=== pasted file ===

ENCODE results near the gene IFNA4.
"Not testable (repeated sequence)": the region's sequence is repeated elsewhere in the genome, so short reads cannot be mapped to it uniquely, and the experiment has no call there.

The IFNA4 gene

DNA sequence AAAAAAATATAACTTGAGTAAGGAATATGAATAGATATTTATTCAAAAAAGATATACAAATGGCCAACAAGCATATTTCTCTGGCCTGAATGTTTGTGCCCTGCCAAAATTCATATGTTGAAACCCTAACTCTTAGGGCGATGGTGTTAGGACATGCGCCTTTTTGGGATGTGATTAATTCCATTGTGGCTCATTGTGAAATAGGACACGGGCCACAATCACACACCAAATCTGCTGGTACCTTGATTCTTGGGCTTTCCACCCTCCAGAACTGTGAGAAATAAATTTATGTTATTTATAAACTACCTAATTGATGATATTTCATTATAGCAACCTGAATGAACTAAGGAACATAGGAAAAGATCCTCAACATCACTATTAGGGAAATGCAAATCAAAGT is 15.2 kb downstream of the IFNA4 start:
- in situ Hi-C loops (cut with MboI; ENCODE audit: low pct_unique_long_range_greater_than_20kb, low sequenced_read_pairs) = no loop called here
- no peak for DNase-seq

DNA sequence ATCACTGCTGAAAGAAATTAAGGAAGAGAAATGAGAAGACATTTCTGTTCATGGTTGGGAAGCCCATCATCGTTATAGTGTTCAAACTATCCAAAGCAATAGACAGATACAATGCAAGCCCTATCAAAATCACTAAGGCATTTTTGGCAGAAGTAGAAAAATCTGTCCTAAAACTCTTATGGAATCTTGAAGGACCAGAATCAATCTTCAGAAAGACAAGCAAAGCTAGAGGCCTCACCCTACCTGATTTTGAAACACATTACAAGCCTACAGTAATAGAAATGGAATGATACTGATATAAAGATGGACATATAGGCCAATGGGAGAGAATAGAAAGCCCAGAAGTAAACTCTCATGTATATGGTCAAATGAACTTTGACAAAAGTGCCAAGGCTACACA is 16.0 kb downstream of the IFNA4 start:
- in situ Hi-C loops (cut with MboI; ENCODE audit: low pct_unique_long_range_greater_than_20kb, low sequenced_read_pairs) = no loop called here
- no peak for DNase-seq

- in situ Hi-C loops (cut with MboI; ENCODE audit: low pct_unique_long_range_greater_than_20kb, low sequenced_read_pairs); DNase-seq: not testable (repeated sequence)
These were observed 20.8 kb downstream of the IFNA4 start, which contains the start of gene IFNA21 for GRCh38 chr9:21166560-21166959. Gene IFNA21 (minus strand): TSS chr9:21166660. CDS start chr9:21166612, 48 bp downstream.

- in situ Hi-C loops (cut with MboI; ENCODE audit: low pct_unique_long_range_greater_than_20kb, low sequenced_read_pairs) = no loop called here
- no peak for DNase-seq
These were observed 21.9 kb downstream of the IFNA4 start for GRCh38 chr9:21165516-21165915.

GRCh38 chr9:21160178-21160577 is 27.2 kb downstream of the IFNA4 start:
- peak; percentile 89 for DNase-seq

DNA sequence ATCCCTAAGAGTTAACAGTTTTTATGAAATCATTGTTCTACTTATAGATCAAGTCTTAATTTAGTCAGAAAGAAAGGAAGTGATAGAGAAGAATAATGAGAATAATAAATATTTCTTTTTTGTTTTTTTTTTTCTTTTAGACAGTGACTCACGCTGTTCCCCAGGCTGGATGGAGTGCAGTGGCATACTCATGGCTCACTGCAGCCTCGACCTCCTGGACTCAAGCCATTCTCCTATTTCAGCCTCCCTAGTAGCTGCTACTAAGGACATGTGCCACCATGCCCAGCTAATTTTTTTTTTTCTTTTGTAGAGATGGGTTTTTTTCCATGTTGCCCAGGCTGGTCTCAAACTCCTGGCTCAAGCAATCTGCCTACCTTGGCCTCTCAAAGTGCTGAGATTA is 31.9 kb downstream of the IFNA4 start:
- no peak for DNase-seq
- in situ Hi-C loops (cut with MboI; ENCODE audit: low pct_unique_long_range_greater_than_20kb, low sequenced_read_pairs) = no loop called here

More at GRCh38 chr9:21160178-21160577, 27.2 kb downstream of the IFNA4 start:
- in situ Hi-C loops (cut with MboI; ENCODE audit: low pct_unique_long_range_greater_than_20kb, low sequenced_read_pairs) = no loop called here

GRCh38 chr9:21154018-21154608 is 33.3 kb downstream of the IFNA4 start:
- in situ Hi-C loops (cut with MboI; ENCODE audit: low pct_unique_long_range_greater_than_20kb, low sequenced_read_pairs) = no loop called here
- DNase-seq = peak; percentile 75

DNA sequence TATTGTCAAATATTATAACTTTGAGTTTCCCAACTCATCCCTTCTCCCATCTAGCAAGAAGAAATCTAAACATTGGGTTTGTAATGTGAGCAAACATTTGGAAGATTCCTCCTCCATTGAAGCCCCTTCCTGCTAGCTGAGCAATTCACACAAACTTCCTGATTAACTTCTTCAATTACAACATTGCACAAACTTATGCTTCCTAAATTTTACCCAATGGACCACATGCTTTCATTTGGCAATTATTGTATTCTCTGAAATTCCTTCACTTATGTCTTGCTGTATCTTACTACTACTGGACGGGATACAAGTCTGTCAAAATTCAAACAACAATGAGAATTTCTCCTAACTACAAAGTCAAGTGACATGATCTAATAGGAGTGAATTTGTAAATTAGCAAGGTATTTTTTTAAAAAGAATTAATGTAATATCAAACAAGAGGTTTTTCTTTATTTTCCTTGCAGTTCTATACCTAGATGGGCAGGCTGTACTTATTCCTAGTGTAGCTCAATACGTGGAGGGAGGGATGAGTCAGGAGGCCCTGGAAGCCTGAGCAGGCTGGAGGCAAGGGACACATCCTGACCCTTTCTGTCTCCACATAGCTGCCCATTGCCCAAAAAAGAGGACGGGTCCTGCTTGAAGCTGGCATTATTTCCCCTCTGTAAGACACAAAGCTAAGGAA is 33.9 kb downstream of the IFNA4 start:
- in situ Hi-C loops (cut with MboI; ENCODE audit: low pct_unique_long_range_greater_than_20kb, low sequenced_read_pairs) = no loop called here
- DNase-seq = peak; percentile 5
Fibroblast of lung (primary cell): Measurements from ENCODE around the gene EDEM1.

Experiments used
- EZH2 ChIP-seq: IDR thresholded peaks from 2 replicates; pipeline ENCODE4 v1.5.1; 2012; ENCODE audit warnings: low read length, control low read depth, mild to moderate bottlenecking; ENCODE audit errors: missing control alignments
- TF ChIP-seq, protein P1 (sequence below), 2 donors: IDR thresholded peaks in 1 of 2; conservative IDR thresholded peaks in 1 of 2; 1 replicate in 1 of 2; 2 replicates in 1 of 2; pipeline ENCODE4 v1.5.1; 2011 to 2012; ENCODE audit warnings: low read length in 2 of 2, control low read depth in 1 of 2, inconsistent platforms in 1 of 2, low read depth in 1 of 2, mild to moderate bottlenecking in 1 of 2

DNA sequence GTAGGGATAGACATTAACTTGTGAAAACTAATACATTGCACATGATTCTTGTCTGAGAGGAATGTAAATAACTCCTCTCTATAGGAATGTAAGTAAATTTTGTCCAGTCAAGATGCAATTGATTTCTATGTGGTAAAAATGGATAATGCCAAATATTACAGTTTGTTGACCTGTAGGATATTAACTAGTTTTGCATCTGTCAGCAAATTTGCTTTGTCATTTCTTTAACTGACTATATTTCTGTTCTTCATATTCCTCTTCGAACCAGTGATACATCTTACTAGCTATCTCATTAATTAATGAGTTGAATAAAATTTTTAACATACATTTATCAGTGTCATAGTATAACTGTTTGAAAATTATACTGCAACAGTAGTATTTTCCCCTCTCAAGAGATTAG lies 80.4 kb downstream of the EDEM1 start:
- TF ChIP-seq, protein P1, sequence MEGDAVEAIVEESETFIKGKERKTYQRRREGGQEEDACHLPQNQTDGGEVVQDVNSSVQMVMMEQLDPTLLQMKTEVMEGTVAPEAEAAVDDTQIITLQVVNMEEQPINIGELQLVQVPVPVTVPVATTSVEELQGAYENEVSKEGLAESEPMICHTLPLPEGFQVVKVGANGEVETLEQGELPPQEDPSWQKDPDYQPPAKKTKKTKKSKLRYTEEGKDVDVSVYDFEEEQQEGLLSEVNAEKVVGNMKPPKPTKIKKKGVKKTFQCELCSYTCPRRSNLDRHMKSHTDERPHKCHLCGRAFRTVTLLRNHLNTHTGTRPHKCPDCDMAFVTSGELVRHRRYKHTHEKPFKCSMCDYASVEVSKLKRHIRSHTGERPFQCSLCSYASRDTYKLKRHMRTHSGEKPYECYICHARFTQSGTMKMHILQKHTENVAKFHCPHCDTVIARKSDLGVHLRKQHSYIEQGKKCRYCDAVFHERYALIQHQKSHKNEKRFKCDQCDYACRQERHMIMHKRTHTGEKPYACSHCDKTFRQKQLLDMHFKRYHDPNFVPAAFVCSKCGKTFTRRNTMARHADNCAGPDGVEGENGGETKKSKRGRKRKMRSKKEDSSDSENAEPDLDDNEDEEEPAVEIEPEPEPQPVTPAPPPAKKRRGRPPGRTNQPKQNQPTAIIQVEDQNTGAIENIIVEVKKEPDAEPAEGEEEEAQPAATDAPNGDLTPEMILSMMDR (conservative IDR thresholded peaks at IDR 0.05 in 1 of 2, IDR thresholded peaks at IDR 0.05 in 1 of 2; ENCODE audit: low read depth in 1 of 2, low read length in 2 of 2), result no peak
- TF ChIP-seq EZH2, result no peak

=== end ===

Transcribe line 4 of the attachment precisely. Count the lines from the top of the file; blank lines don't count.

DNA sequence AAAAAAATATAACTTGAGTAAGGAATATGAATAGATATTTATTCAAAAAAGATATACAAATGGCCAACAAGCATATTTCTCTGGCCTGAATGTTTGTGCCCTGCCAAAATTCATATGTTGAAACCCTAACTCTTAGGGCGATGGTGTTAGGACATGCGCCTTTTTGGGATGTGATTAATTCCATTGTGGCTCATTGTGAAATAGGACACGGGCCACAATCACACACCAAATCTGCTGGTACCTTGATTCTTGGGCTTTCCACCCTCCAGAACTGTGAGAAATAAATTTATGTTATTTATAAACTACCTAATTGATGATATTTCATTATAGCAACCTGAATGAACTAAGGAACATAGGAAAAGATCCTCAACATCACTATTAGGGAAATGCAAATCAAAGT is 15.2 kb downstream of the IFNA4 start: